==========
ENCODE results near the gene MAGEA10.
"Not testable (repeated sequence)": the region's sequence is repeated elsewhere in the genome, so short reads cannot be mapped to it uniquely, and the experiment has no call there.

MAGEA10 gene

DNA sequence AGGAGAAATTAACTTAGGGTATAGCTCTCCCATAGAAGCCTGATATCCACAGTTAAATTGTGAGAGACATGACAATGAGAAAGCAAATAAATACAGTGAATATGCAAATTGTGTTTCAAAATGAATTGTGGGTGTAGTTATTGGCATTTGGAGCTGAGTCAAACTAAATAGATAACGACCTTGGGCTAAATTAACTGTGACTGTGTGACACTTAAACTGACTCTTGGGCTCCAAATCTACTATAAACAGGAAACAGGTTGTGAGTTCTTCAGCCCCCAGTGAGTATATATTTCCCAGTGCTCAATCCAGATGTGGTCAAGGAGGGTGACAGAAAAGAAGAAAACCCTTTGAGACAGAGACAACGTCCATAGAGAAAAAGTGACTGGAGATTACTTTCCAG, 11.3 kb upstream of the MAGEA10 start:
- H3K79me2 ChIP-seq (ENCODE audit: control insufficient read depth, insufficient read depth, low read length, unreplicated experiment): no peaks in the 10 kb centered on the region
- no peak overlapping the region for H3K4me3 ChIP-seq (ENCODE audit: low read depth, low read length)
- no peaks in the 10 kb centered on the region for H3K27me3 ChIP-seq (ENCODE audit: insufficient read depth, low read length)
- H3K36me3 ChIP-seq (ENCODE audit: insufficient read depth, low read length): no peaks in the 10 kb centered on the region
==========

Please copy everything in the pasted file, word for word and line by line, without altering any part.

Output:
ENCODE results near the gene MAGEA10.
"Not testable (repeated sequence)": the region's sequence is repeated elsewhere in the genome, so short reads cannot be mapped to it uniquely, and the experiment has no call there.

MAGEA10 gene

DNA sequence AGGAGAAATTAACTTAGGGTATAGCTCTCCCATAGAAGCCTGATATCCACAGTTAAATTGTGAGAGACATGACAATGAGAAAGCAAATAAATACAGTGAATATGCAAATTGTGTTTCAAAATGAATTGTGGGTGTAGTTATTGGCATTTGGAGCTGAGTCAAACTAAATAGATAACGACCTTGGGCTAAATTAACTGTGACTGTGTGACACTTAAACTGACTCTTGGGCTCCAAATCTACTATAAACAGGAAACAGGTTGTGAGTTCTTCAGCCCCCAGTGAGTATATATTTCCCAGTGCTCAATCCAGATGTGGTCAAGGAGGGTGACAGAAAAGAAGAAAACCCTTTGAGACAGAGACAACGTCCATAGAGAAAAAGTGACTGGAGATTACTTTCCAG, 11.3 kb upstream of the MAGEA10 start:
- H3K79me2 ChIP-seq (ENCODE audit: control insufficient read depth, insufficient read depth, low read length, unreplicated experiment): no peaks in the 10 kb centered on the region
- no peak overlapping the region for H3K4me3 ChIP-seq (ENCODE audit: low read depth, low read length)
- no peaks in the 10 kb centered on the region for H3K27me3 ChIP-seq (ENCODE audit: insufficient read depth, low read length)
- H3K36me3 ChIP-seq (ENCODE audit: insufficient read depth, low read length): no peaks in the 10 kb centered on the region